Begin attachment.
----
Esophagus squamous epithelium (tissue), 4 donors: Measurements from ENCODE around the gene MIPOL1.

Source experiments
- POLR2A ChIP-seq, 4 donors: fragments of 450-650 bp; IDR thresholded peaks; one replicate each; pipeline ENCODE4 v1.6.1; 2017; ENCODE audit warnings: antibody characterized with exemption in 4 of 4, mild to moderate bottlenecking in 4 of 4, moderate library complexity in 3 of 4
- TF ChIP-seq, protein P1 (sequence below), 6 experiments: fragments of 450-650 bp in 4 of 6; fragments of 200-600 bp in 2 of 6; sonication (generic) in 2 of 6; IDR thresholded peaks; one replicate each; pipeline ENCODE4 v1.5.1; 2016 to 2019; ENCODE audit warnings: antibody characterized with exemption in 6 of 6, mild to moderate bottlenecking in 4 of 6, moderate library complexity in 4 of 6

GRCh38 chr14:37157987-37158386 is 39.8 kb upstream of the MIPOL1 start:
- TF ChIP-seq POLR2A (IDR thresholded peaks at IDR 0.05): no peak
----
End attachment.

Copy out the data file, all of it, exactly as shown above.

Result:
Esophagus squamous epithelium (tissue), 4 donors: Measurements from ENCODE around the gene MIPOL1.

Source experiments
- POLR2A ChIP-seq, 4 donors: fragments of 450-650 bp; IDR thresholded peaks; one replicate each; pipeline ENCODE4 v1.6.1; 2017; ENCODE audit warnings: antibody characterized with exemption in 4 of 4, mild to moderate bottlenecking in 4 of 4, moderate library complexity in 3 of 4
- TF ChIP-seq, protein P1 (sequence below), 6 experiments: fragments of 450-650 bp in 4 of 6; fragments of 200-600 bp in 2 of 6; sonication (generic) in 2 of 6; IDR thresholded peaks; one replicate each; pipeline ENCODE4 v1.5.1; 2016 to 2019; ENCODE audit warnings: antibody characterized with exemption in 6 of 6, mild to moderate bottlenecking in 4 of 6, moderate library complexity in 4 of 6

GRCh38 chr14:37157987-37158386 is 39.8 kb upstream of the MIPOL1 start:
- TF ChIP-seq POLR2A (IDR thresholded peaks at IDR 0.05): no peak